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Birthday & Party Ideas

The post is divided into three sub posts:

Before You Begin
Imaginative Invitations
Party Planner Checklist

Before You Begin

The secret to a sensational party is planning the event so it doesn't stretch your resources, and so you feel comfortable and in control.

What's the Occasion?

Start planning your party by focusing on the occasion. It will determine what type of party works best. A toddler's birthday party may be as simple as cake and ice cream in the kitchen, but a lavish holiday open house may involve hiring a caterer, renting tables and chairs, and, perhaps, bringing in strolling musicians. Consider these points.

* Important occasions -- such as a wedding reception, 50th anniversary party, or dinner for a valued client -- require more formal settings; occasions such as an after-work cocktail party, a weekend brunch, or having some buddies in to watch the game will be more casual.

* A sit-down dinner party at home is best suited for a group of six or eight, while a buffet is better for larger numbers. Also, moving the party outdoors may be the best way to handle a kids' party or a family reunion.

* If you're a first-time host, begin with a simple party. Have friends in for snacks and drinks or dessert and coffee. Or, plan a potluck or picnic. These types of parties allow you to keep planning and work to a minimum, but at the same time gain experience and confidence.

* If you're more experienced, you'll probably feel comfortable with most types of parties, and you may even want to tackle a formal dinner or an elegant cocktail party.

* Choose the date carefully. Make sure it doesn't conflict with other celebrations. For example, you probably don't want to schedule a 25th-anniversary reception for the same day your state university is going to a bowl game.

* Select a party theme that suits the occasion you're celebrating

What's the Budget?

Remember this party-budgeting maxim: "Time is money." Often what you lack of one, you can make up with the other. You don't have to spend lots of money or devote a great deal of time to have a terrific party. What's important is that your guests know how special they are and that you're delighted to have them. When coming up with a budget:

* Begin by jotting down everything you'll need -- food, decorations and flowers, invitations, music, any rentals (such as chairs or tables), even the baby sitter's fee. Don't forget to set aside some money for unexpected expenses.

* If your dream party turns out to be too expensive, look for simple ways to revise your plans. You can scale back the number of guests, substitute chicken for those expensive shrimp, or plan a simpler type of party -- perhaps serving appetizers or dessert rather than a whole meal.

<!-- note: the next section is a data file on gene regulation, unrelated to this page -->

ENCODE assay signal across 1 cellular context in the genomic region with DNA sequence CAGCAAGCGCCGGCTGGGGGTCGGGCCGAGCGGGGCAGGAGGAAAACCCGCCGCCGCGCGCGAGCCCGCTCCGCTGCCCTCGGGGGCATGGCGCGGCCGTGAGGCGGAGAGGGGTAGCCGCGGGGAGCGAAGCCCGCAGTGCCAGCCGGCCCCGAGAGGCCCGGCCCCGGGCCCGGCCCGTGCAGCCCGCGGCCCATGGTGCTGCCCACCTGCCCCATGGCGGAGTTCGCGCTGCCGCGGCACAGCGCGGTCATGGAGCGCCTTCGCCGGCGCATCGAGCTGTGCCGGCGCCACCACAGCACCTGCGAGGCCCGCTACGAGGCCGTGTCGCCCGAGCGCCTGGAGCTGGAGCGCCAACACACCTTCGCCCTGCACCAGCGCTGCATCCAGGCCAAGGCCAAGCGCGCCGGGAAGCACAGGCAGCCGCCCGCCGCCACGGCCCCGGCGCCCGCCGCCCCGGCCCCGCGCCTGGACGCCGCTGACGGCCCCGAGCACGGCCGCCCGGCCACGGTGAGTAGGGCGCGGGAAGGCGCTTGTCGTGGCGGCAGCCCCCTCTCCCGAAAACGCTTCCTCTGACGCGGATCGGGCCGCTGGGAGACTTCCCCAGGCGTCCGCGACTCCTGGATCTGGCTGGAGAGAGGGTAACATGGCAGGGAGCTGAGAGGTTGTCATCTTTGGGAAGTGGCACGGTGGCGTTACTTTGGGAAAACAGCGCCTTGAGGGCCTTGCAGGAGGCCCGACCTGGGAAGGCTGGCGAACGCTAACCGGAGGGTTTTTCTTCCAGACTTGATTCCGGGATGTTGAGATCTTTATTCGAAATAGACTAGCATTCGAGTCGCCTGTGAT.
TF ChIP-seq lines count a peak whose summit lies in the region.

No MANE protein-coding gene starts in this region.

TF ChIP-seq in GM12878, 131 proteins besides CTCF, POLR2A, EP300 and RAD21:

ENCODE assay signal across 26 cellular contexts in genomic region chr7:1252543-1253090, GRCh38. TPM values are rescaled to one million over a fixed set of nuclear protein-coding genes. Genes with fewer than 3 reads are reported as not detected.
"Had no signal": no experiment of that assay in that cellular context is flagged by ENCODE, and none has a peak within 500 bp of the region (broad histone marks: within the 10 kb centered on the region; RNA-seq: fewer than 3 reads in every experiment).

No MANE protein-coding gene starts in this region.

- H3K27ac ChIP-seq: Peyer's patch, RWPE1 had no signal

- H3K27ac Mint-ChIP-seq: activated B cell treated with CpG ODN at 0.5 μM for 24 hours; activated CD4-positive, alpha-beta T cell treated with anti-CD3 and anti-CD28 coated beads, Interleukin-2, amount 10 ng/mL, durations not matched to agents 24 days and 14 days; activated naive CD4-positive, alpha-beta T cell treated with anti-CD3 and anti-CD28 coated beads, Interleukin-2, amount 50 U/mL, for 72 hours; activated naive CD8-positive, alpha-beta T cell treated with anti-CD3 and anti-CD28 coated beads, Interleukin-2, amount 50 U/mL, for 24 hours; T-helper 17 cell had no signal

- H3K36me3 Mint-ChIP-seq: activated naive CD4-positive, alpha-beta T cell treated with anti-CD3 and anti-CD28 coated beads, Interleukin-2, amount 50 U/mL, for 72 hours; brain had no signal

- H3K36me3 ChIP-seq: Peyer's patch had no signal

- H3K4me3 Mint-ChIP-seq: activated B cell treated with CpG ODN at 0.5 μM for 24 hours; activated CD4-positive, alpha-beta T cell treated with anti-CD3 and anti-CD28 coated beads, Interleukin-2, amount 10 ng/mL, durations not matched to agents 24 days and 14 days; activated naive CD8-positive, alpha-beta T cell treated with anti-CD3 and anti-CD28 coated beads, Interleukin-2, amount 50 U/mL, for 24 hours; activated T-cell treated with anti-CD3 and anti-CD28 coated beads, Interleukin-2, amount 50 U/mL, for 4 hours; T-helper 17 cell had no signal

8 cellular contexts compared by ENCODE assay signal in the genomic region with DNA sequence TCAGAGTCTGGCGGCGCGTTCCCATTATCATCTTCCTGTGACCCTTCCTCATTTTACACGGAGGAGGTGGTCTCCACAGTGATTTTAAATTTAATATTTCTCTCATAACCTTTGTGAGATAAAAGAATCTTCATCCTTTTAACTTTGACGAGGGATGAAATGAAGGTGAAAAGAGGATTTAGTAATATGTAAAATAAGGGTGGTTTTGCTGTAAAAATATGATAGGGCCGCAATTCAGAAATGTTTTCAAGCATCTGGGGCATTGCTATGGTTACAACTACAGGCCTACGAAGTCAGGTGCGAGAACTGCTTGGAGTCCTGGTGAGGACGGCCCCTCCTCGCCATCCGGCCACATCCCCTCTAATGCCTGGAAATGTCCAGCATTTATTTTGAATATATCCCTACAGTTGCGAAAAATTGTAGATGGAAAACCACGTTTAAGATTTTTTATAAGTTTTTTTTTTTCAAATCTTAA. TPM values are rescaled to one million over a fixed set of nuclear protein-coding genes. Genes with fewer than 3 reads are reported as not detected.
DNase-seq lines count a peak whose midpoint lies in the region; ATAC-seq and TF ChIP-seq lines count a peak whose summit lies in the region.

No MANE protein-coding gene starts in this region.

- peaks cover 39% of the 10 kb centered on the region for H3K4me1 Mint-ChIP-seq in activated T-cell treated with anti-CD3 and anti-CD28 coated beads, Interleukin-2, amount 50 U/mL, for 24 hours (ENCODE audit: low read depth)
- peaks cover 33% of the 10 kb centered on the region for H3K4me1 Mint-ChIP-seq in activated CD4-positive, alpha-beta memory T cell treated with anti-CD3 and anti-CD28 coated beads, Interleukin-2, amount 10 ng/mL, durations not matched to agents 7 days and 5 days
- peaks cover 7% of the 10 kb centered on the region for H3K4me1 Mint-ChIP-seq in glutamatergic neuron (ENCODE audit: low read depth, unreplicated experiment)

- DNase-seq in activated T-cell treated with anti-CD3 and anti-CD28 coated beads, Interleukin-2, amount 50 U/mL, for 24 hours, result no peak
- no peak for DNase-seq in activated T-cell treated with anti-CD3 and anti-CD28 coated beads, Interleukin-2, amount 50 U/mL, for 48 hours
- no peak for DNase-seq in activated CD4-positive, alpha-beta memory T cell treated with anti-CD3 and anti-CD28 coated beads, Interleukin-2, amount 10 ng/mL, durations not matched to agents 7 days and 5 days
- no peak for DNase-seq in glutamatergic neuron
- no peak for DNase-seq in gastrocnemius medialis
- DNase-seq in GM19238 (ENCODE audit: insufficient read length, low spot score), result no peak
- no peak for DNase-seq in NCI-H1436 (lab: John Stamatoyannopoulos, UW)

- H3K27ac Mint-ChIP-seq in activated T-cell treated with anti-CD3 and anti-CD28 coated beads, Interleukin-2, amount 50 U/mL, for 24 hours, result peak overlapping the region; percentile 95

* To entertain with elegance without spending a bundle, consider hosting a participation party -- have the guests help you prepare an extra-special meal. Or, arrange with several other friends to put on a progressive dinner, where each course is served in a different home.

* When budgeting your time, remember to plan time for preparty chores, such as cleaning house, washing little-used serving dishes, and ironing tablecloths or shopping for paper tableware.

* If your time or cooking skills are limited, it may be cheaper in the long run to hire a caterer or order takeout.

Who's Invited?

Once you have a budget in place, decide on how many and which guests to invite. Keep these pointers in mind as you put together your guest list:

* If the occasion permits you to adjust the number of people you invite, decide on whether to treat a few guests lavishly or invite a crowd and keep the cost per person low.

* Make sure the number of people you invite is appropriate for the size of your home. For an extra-large party, you may want to rent a banquet room, reserve a shelter house at a park, or perhaps set up a tent in the backyard.

* The right mix of people at your party is as important as the right food and decorations. Decide whether to invite guests who have common interests or a group that has wide-ranging interests. A dinner party for your boss may require that the guests have similar interests. On the other hand, part of the fun of a holiday open house is that everyone is different.

* A mix of ages can spark lively conversation.

* Don't try to repay all your social obligations in one party. You'll find it hard to spend quality time with each guest.

* Keep the likes and dislikes of your guests in mind. Don't invite your neighbor who dislikes Oriental food to a four-course Japanese dinner.

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